Friday, June 9, 2017

The Canada I remember

I seem to be up with a cold, and am thinking that I made the right decision despite the tugging on my arm (and my heart) not to attend my daughter's field trip to a nearby pioneer town yesterday. I had come home and spent the morning on the couch instead, realizing that I really didn't feel so good, with head throbbing and eyes and nose watering, as the rain came down outside, wishing my daughter had worn better shoes like I'd asked her to repeatedly. I had had a bright idea in the office while I signed her permission form, saying to her that we could instead go there as a family in the summer. "That would be nice, wouldn't it?" As I walked away, torn as I often am as a parent, the things you would love to do, if the realities of everyday life didn't so often get in the way. A pioneer town for a day, one on one time with one of my children, a grade school memory as I find myself recalling, now sitting here at my desk in early morning. The birds have just awoken outside, the rain seems to have stopped, and I'm here with my own thoughts of grade school.

I've had this memory, who knows why it is that we remember the things that we do from our childhood. I grew up from the age of 9 in rural Nova Scotia, attending a little country school that my daughter's school reminds me so much of (which is why I am sad that it will be closing it at the end of this month), that which is small and personable, being replaced by bigger and more economical. There's so much happening in the world that some have tried to normalize. This is the new normal they tell us, while bodies and minds are being ripped apart, 'we can't let the terrorists win.' We can't let them win, they say; its hard for one to normalize what you know is not normal, because one remembers a time when such events were extremely rare.

And so I have this memory that I keep alluding to, I was 11 or so, at this little country school in rural Nova Scotia, which closed long ago, in favour of the bigger and amalgamated. We were sledding outside in winter, it wasn't so cold in the morning air. We weren't so concerned about the buttons on our coats, and someone had just told us that we needed to go inside for religion class. They reminded us that it was now held in the morning before school, instead of during school. For some reason this bit of instruction stayed with me, not really understanding why, but maybe it was because on some level I knew that the year before, all of the Catholic kids like myself did have religion class in school, while the non-Catholic kids (being a small minority in that town), left the class for the library. Strange that I would remember that, isn't it, with my sled on top of the hill, ready to go down, excitedly.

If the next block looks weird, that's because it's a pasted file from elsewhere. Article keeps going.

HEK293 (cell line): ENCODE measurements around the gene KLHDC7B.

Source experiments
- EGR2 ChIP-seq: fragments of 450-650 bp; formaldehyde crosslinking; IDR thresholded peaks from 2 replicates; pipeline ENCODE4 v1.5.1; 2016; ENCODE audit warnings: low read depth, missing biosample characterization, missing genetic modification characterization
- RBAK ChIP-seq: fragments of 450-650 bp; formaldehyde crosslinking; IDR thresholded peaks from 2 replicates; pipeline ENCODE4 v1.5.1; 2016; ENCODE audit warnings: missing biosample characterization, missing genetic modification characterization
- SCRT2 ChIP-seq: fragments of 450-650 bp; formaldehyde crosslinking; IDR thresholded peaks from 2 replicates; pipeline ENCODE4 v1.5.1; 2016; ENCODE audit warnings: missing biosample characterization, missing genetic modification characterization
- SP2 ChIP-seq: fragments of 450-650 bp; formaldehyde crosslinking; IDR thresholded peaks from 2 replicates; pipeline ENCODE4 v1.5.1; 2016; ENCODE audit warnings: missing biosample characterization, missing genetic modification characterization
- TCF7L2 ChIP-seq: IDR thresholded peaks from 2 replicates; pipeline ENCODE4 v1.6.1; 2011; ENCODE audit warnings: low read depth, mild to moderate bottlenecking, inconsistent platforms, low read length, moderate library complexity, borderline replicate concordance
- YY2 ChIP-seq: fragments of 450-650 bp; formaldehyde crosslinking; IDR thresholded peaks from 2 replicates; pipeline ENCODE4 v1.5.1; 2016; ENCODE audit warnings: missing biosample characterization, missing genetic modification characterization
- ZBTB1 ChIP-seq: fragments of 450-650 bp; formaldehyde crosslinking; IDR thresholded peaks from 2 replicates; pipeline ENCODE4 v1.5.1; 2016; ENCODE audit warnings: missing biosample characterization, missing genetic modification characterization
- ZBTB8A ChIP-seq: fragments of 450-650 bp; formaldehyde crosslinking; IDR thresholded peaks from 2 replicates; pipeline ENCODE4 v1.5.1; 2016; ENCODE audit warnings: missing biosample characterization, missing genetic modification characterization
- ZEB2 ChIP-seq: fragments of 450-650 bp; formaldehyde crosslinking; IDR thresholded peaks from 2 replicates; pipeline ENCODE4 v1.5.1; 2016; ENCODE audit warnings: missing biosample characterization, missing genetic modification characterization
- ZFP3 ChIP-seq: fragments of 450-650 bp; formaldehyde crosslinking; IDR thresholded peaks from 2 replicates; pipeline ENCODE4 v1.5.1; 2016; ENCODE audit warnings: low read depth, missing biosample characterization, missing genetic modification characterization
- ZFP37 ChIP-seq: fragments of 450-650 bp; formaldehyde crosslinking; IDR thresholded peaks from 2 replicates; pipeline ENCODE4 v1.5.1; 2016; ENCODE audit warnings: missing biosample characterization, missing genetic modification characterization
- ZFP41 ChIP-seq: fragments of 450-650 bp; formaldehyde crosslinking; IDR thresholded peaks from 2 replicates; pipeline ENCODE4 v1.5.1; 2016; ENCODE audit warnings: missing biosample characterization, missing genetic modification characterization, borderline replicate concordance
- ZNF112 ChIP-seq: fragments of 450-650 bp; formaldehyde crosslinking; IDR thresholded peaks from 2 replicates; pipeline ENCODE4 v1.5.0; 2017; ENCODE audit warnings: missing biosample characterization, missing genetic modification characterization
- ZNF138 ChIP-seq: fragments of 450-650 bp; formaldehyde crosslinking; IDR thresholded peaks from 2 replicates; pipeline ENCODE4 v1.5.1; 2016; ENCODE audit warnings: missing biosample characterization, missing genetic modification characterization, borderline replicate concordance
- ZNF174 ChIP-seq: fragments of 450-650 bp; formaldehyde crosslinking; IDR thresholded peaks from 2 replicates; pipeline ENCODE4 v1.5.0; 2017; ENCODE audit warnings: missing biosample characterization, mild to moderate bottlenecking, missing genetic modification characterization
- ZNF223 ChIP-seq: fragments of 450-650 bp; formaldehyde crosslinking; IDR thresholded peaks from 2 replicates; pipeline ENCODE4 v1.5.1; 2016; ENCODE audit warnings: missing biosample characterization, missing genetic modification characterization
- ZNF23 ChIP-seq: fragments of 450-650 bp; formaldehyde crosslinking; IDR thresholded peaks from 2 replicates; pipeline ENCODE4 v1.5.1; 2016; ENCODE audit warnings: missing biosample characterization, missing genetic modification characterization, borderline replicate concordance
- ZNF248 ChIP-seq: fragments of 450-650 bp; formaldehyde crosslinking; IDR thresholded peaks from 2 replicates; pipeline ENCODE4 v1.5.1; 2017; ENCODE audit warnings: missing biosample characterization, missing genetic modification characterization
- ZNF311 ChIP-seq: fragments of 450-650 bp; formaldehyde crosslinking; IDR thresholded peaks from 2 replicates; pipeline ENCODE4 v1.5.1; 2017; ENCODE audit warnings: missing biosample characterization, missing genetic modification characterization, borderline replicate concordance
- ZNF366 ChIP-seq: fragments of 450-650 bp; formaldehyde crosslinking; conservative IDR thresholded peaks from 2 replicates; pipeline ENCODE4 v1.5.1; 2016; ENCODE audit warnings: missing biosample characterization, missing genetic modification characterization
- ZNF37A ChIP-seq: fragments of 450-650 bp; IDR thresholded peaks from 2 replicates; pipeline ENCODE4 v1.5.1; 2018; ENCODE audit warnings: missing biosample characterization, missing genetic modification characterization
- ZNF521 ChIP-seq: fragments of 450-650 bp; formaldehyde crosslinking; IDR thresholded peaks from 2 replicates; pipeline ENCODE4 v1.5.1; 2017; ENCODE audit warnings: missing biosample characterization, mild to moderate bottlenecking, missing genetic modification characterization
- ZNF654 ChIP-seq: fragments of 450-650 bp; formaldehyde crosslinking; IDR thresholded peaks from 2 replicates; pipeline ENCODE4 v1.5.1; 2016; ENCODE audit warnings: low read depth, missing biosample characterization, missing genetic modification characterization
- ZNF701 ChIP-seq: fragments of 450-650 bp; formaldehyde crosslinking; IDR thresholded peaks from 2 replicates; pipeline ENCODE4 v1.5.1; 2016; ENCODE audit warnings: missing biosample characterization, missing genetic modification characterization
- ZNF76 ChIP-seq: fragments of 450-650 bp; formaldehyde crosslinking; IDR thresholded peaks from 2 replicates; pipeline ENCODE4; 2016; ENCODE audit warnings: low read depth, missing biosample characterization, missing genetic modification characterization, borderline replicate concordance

What I then remember is that years later, likely as a teenager, seeing a news anchor person on television discussing political correctness. "How do we know what is politically correct," she had asked the person being interviewed. I don't remember his response, which seemed quite formal and drawn out, but I remember the questions being asked. Looking back in hindsight, political correctness came in not long after religion class went out. Am I right? I'm guessing, less than a decade later.

Why am I asking this; why am I remembering this at 4 o' clock in the morning? It seems very ironic to me, when I think about what amounts to my life experience to this point. I grew up in the 80's and early 90's. I'm old enough to remember when there was still prayer in school, O' Canada followed by the Lord's prayer. I'm old enough to remember when that ended, and when political correctness came in years later, and when the announcer asked, but what is political correctness? How do we know what is politically correct?

When I was a kid in grade school, it's funny, but I don't remember there being a need for discussion, as to what was right and wrong. Everyone knew when the Challenger blew up around that time that this was a great tragedy. People were shocked at the loss of life and human potential. Teachers didn't really have to explain to us why something was right or wrong, everyone knew. It was expected. When I went to university years later, people there seemed to know too. I gained an appreciation for the greats of western civilization, western thought and culture. I was inspired by the greatness that I saw all around me, in people, and in the books that I was reading.

What am I getting at here? What I'm trying to express is that looking back now, to that moment on that snow hill in the middle of a Canadian winter, I was seeing or living through the decline of western Judeo-Christian society. It is very ironic to me, with that moment in time, now but a memory in my middle-aged mind, after years upon years of seeing my personal beliefs and values denigrated, after much thought and bewilderment at the changes that I see all around me, to come back to that announcer's question while our society seems to be in disarray, floundering with a new reality, a lost security: what is political correctness? How do we know what is politically correct?